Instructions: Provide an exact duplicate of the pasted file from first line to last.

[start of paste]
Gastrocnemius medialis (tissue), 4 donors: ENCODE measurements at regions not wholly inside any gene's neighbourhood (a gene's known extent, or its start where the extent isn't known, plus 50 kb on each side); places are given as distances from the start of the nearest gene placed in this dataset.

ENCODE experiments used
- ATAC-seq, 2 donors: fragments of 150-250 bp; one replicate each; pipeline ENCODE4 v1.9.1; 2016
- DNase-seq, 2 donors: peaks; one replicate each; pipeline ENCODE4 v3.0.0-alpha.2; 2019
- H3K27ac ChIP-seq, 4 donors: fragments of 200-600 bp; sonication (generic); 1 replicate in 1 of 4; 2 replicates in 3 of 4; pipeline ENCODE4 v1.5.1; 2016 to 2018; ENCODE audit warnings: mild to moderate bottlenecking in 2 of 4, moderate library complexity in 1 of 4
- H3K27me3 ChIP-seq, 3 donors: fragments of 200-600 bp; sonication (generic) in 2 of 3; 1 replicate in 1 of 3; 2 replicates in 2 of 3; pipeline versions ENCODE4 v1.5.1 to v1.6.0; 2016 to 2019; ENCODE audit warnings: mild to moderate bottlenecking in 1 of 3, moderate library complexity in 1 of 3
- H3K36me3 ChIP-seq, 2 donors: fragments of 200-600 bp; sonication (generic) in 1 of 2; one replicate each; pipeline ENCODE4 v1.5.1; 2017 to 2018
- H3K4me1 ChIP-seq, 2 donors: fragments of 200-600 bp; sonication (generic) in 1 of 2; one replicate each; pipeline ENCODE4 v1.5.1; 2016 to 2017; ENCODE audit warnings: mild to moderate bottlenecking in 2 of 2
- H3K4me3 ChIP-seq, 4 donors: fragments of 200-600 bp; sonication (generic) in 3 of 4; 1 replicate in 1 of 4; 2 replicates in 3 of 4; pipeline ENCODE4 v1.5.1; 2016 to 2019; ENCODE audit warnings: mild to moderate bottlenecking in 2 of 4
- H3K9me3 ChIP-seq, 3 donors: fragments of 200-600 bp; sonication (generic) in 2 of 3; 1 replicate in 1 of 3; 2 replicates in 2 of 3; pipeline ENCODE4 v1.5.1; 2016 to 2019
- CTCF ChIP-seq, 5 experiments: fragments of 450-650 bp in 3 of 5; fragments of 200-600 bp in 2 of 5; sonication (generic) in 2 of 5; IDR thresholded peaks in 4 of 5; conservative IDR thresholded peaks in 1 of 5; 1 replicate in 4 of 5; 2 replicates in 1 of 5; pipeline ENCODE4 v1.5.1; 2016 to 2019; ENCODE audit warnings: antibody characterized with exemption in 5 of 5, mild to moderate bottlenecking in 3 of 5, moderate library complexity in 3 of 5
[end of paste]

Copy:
Gastrocnemius medialis (tissue), 4 donors: ENCODE measurements at regions not wholly inside any gene's neighbourhood (a gene's known extent, or its start where the extent isn't known, plus 50 kb on each side); places are given as distances from the start of the nearest gene placed in this dataset.

ENCODE experiments used
- ATAC-seq, 2 donors: fragments of 150-250 bp; one replicate each; pipeline ENCODE4 v1.9.1; 2016
- DNase-seq, 2 donors: peaks; one replicate each; pipeline ENCODE4 v3.0.0-alpha.2; 2019
- H3K27ac ChIP-seq, 4 donors: fragments of 200-600 bp; sonication (generic); 1 replicate in 1 of 4; 2 replicates in 3 of 4; pipeline ENCODE4 v1.5.1; 2016 to 2018; ENCODE audit warnings: mild to moderate bottlenecking in 2 of 4, moderate library complexity in 1 of 4
- H3K27me3 ChIP-seq, 3 donors: fragments of 200-600 bp; sonication (generic) in 2 of 3; 1 replicate in 1 of 3; 2 replicates in 2 of 3; pipeline versions ENCODE4 v1.5.1 to v1.6.0; 2016 to 2019; ENCODE audit warnings: mild to moderate bottlenecking in 1 of 3, moderate library complexity in 1 of 3
- H3K36me3 ChIP-seq, 2 donors: fragments of 200-600 bp; sonication (generic) in 1 of 2; one replicate each; pipeline ENCODE4 v1.5.1; 2017 to 2018
- H3K4me1 ChIP-seq, 2 donors: fragments of 200-600 bp; sonication (generic) in 1 of 2; one replicate each; pipeline ENCODE4 v1.5.1; 2016 to 2017; ENCODE audit warnings: mild to moderate bottlenecking in 2 of 2
- H3K4me3 ChIP-seq, 4 donors: fragments of 200-600 bp; sonication (generic) in 3 of 4; 1 replicate in 1 of 4; 2 replicates in 3 of 4; pipeline ENCODE4 v1.5.1; 2016 to 2019; ENCODE audit warnings: mild to moderate bottlenecking in 2 of 4
- H3K9me3 ChIP-seq, 3 donors: fragments of 200-600 bp; sonication (generic) in 2 of 3; 1 replicate in 1 of 3; 2 replicates in 2 of 3; pipeline ENCODE4 v1.5.1; 2016 to 2019
- CTCF ChIP-seq, 5 experiments: fragments of 450-650 bp in 3 of 5; fragments of 200-600 bp in 2 of 5; sonication (generic) in 2 of 5; IDR thresholded peaks in 4 of 5; conservative IDR thresholded peaks in 1 of 5; 1 replicate in 4 of 5; 2 replicates in 1 of 5; pipeline ENCODE4 v1.5.1; 2016 to 2019; ENCODE audit warnings: antibody characterized with exemption in 5 of 5, mild to moderate bottlenecking in 3 of 5, moderate library complexity in 3 of 5